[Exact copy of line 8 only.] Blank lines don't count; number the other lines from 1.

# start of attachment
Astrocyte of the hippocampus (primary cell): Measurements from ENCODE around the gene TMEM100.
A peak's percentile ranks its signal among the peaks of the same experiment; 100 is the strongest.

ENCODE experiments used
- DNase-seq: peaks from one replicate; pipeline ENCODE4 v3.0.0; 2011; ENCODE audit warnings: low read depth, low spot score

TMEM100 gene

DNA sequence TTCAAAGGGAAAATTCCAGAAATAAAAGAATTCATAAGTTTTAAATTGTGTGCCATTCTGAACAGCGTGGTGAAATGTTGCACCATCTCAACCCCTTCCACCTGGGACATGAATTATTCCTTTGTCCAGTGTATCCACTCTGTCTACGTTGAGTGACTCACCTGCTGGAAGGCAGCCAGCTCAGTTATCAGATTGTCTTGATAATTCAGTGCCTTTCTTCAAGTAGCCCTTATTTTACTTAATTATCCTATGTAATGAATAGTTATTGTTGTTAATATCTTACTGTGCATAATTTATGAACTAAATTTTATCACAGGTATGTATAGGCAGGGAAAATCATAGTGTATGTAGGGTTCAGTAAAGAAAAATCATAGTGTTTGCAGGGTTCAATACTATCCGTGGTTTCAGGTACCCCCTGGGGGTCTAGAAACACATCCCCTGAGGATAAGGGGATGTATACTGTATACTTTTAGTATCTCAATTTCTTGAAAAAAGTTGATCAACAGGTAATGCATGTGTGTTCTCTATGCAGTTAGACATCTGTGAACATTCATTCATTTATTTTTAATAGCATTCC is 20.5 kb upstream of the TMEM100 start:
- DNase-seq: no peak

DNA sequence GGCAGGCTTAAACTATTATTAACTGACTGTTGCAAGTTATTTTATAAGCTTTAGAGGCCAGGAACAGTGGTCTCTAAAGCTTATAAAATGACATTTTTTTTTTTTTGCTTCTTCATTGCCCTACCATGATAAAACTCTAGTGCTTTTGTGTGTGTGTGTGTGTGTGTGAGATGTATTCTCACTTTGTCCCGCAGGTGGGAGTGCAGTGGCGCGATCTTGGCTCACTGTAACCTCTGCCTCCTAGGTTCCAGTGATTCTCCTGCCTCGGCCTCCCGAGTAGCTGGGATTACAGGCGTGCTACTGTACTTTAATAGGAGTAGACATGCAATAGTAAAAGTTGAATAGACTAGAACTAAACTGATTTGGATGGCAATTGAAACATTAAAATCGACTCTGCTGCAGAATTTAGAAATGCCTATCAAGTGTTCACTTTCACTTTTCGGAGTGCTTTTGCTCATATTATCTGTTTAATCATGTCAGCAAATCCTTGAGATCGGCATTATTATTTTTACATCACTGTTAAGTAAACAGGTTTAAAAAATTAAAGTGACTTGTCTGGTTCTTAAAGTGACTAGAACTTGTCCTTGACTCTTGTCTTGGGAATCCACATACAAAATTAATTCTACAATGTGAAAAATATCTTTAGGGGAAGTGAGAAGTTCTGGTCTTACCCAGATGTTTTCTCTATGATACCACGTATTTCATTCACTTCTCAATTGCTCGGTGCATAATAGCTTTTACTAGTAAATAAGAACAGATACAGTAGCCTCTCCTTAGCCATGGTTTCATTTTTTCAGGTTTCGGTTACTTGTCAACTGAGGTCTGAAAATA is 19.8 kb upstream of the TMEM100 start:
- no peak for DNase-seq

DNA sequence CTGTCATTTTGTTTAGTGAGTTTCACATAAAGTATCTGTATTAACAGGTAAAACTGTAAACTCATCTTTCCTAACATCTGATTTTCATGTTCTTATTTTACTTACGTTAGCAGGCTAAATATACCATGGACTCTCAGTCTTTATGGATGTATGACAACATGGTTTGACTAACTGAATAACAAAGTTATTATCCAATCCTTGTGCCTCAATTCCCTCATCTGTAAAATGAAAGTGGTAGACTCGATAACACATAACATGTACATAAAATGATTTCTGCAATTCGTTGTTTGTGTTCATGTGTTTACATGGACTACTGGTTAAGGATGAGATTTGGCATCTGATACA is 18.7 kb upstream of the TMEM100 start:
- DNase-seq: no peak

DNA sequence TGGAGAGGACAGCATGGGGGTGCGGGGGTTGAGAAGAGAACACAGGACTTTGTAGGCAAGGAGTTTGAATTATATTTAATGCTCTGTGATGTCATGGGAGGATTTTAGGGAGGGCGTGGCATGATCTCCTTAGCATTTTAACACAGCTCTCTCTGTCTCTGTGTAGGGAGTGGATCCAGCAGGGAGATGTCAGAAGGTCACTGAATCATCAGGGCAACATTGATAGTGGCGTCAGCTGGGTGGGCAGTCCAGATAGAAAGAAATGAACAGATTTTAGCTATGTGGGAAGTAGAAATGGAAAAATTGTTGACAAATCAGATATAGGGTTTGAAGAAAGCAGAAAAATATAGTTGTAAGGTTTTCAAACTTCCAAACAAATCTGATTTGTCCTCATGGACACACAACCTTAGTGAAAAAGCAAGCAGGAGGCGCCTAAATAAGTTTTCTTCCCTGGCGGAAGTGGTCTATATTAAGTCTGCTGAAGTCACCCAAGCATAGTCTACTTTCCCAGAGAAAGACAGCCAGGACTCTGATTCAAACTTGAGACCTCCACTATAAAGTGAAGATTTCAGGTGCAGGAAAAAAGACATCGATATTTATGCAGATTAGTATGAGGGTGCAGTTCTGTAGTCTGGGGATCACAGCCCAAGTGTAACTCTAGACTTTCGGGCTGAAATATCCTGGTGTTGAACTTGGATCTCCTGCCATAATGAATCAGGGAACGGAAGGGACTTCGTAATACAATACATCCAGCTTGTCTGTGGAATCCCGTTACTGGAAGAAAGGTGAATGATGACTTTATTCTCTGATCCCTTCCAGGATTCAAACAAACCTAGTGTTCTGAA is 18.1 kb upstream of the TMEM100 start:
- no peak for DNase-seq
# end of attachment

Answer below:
DNA sequence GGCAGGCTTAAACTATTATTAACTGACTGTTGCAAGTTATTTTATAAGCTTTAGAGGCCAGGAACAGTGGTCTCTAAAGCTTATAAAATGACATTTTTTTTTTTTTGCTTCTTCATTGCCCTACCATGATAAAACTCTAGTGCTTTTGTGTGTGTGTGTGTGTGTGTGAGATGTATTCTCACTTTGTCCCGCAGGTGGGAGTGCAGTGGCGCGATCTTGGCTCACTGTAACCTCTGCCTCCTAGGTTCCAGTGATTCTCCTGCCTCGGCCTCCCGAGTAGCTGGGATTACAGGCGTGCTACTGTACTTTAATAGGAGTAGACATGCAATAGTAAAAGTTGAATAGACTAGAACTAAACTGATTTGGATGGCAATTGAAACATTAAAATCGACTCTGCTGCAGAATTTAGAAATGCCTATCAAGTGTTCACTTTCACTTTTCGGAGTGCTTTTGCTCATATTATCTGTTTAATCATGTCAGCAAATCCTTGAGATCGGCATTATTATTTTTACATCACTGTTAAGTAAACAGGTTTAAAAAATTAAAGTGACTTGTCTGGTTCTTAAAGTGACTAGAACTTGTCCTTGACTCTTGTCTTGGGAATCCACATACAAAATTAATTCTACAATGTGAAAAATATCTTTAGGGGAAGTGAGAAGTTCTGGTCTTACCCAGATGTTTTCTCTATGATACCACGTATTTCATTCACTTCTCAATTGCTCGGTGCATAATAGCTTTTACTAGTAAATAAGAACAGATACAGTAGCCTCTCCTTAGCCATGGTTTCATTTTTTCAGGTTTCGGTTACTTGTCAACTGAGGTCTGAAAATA is 19.8 kb upstream of the TMEM100 start: